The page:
After every Pirates loss, the reaction is usually panic and mass hysteria. After every win, the reaction doesn’t really meet the same levels on the opposite side. If you didn’t look at the team’s record, and just looked at how people were reacting to the season and each individual game, you’d think the team was on pace to lose 100 games or more.
The Pirates are actually 18-21. Over a full season that’s a 75-87 record, which would be a three game improvement over last year. So why the doom and gloom?
Simply put, it’s because the offense has been horrible. There’s no denying that, not that I’ve seen anyone try to deny it. The Pirates rank last in the majors with a .217 average. They rank last with a .269 OBP. They rank 29th with a .342 slugging. And their .611 OPS is also last.
While the offense has been horrible, the pitching has been great. The pitching staff has a team ERA of 3.39, which ranks sixth in the majors. And it’s not like last year, where every member of the rotation is due for a massive regression. The ERAs and xFIP numbers for each starter are as follows:
Pitcher – ERA / xFIP
James McDonald – 2.68 / 3.21
Erik Bedard – 3.07 / 3.25
A.J. Burnett – 5.12 / 2.63
Charlie Morton – 4.35 / 3.53
Kevin Correia – 4.50 / 4.62
The idea behind the doom and gloom mentality seems to be that the pitching will inevitably collapse like last year, and the offense won’t see any improvements. I’d say it’s a “glass half empty” mentality that Pirates fans are used to, but it might be more accurate to describe the situation as the glass being completely empty, and shattered on the floor.
Take a look at this post I did last July when I was pointing out the eventual regression for the pitching staff. Notice the xFIP numbers, compared to the ERAs. The best of the bunch was a 3.71 xFIP, by Charlie Morton. Everyone else was in the 3.71-4.15 range, with three starters sitting in the 4.15 range. James McDonald was the exception, sitting at 4.50, although that included his first four starts, which were more a result of his limited work in Spring Training.
xFIP is the best indicator of future ERA. In short, it basically says the ERA the pitcher should have had, if you take out fielding factors, and neutralize HR/FB rates. Last year the best Pirates’ starter had a 3.71 xFIP, and only two were below a 4.15. Look at the numbers above. The lowest xFIP (not counting Kevin Correia) is Morton’s 3.53. McDonald and Bedard are due for small regressions, but should still be great pitchers. Burnett and Morton are due for huge improvements, and that does include Morton’s start tonight.
I think this tells us two things.
1. The rotation is surprisingly good. As bad as the offense has been, the rotation has been just as good.
2. Kevin Correia shouldn’t be in the rotation. Seriously, they have Brad Lincoln, Rudy Owens, and Jeff Locke as options. There’s no reason to keep Correia in the rotation at this point. Move him to the bullpen and save him for an emergency.
The rotation is the only reason that this team is 18-21. If the rotation had a regression, and sat around a 4.00 ERA, this team would be one of the worst in baseball. But that’s not the case. And looking at the numbers above, that doesn’t seem like it will be the case.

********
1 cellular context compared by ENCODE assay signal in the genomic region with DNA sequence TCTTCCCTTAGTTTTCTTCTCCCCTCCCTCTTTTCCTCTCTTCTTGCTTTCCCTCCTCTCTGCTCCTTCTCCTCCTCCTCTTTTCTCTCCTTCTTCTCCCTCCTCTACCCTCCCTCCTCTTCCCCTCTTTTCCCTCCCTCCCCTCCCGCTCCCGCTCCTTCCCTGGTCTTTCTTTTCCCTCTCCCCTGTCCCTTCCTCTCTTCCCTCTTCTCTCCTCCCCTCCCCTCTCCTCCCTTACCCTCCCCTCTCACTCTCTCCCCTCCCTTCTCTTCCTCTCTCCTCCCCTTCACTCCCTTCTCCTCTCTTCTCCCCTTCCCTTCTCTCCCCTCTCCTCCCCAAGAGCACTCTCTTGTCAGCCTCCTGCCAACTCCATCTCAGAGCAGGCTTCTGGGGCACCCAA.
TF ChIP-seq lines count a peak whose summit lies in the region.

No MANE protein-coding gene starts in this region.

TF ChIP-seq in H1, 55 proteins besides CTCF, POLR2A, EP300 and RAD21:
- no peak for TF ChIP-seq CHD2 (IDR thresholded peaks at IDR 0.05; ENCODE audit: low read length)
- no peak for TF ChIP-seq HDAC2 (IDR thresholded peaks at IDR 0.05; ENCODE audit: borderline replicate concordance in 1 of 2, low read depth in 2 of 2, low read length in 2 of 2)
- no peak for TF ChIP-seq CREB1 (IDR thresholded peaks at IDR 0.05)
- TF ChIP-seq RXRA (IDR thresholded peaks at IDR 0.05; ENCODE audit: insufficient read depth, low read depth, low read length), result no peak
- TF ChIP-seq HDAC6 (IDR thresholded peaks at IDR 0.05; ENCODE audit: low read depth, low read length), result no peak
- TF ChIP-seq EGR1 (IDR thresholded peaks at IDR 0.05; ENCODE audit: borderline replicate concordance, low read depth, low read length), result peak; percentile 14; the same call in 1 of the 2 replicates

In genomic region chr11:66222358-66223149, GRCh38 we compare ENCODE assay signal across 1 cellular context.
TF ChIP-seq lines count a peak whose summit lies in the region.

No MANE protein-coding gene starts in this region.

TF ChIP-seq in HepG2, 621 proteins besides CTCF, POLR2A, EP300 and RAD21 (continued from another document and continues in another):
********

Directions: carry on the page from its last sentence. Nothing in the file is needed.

Then there’s the offense. It’s a reverse situation. If the Pirates improved to even a below-average offense, they could contend. That’s just a testament of how good the pitching has been. This is also encouraging. The Pirates can actually do something about this. They can seek an offensive upgrade, or they can wait for players to start hitting.
The latter doesn’t seem likely. It’s always hard to imagine players going the opposite direction of their current performance, especially when they’re playing poorly. It was only a few weeks ago that I didn’t think Rod Barajas could turn things around. Now he’s hitting for a .314/.333/.657 line in 35 at-bats in May. That’s a small sample size, but not much smaller than the 49 at-bats in April where he hit for a .143/.222/.184 line.
Pirates fans are panicking, but the Pirates shouldn’t panic. They shouldn’t cut half the roster and call up half of Indianapolis (who have combined for one run in their last six games, by the way). I think they should be thinking about some moves, but thinking about them over the next few weeks. The guys I’d be watching, and their potential replacements:
Clint Barmes – Jordy Mercer
Casey McGehee/Garrett Jones – Matt Hague
Nate McLouth – Gorkys Hernandez
Once the calendar turns to July, I think we can realistically start talking about trade options, as trades for major pieces don’t typically come before June 30th.
Fans live and die with each game, but a team has to take a more patient approach. You’ve got to give players around two months to establish themselves. I think Rod Barajas is an example of that. Everyone wanted him gone a few weeks ago. Now he’s hitting well, but is it legit? On the flip side, Casey McGehee and Garrett Jones were looking good in their respective platoon roles at the start of the year. Both have struggled in the last few weeks. Was it just a hot streak in April, or is it just a slump now? These are things the Pirates need to dedicate time to figuring out.
The offense needs help, whether that comes from players turning their seasons around, minor league call ups, or eventual trades. But the good thing is that with the quality of the pitching this year, the offense doesn’t need as much help. They don’t need to be a top offense, or even an average offense. The team is on pace for 75 wins with the number 30 ranked offense in the league. Just think how things would look if they moved up to the 20-25 range.
Links and Notes
**The Pirates lost 6-0 to the Tigers, and were almost no-hit by Justin Verlander.
**Kristy Robinson was in Altoona tonight, and has updates on Brandon Cumpton, Jarek Cunningham, and Mike Colla.